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NCJ Number: NCJ 184411     Find in a Library
Title: Improved Postmortem Detection of Carbon Monoxide and Cyanide
Series: NIJ Research Preview
Author(s): Barry K. Logan Ph.D.
Date Published: 07/1996
Page Count: 2
Sponsoring Agency: National Institute of Justice
US Department of Justice
Office of Justice Programs
United States of America
Grant Number: 91-IJ-CX-0022
Sale Source: National Institute of Justice/NCJRS
Box 6000
Rockville, MD 20849
United States of America

NCJRS Photocopy Services
Box 6000
Rockville, MD 20849-6000
United States of America
Document: Text PDF 
Type: Report (Technical Assistance)
Language: English
Country: United States of America
Annotation: This paper reports on an improved method for detecting hydrogen cyanide gas released from inorganic cyanide in biological material and carbon monoxide gas found in fire gases or automobile exhaust.
Abstract: First proposed in 1988, a gas phase electrochemical (GPE) method for detecting and measuring carbon monoxide, although promising, permitted analysis of only a few samples per hour and required the full-time attention of the equipment operator. The project, sponsored by the National Institute of Justice, improves the GPE method. It involves freeing a sample of either carbon monoxide or cyanide gas from the material examined and introducing the sample into a GPE detection system. Automation of the technique allows speedy analysis so that large numbers of samples can be screened in a relatively short time. Rapid turnaround time (1 minute per sample versus several hours for other approaches) makes the method ideal for the analysis of numerous samples that accident and product-tampering investigations can generate. Tests demonstrated that the method was sensitive to concentrations in the range of interest for postmortem material and was free from interference by changes in the substances analyzed. Putrefaction of samples did not cause problems for the method. The technique is applicable to a great variety of solid and semisolid materials that are incompatible with other methods. Two cases are described to illustrate the utility and effectiveness of the improved GPE technique.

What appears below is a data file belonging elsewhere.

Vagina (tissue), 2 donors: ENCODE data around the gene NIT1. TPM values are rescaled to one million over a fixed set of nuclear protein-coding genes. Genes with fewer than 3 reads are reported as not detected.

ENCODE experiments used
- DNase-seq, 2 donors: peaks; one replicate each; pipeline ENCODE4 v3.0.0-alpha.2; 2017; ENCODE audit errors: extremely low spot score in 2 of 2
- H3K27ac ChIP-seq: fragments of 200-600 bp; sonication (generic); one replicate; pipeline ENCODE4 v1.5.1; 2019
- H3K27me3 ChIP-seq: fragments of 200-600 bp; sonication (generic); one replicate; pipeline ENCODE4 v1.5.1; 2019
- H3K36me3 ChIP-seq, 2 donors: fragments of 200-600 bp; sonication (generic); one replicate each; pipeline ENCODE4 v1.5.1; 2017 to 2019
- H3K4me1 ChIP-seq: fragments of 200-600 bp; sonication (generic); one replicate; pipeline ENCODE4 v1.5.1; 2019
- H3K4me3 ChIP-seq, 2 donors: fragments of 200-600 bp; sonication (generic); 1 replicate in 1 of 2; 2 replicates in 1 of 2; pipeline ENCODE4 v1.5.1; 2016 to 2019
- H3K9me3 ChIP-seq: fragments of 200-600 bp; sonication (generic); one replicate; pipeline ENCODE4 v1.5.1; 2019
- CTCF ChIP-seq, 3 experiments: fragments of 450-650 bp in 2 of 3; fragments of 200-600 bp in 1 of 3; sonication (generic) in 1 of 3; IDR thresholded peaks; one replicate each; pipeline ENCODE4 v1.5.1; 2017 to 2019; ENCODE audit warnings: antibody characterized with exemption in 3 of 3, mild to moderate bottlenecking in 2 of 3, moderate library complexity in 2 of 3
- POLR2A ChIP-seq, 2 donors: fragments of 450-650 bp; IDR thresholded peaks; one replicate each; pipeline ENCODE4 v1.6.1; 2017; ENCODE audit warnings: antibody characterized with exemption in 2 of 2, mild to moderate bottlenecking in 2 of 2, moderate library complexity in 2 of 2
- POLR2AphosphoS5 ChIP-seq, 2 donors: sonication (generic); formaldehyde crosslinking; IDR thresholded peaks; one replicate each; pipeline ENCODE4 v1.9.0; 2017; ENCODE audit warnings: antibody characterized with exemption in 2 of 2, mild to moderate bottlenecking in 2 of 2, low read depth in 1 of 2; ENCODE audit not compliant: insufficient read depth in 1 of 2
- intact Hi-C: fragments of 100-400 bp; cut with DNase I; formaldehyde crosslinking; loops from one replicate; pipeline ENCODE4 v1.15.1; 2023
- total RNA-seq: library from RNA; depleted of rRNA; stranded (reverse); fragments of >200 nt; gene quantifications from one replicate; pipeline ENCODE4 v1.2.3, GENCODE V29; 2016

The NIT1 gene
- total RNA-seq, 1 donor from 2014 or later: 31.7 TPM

Main Term(s): Science and Technology
Index Term(s): Poisons and poison analysis ; Death investigations ; Forensic pathology ; NIJ grant-related documents
Note: Dataset may be archived by the NIJ Data Resources Program at the National Archive of Criminal Justice Data
   
  To cite this abstract, use the following link:
https://www.ncjrs.gov/App/Publications/abstract.aspx?ID=184411

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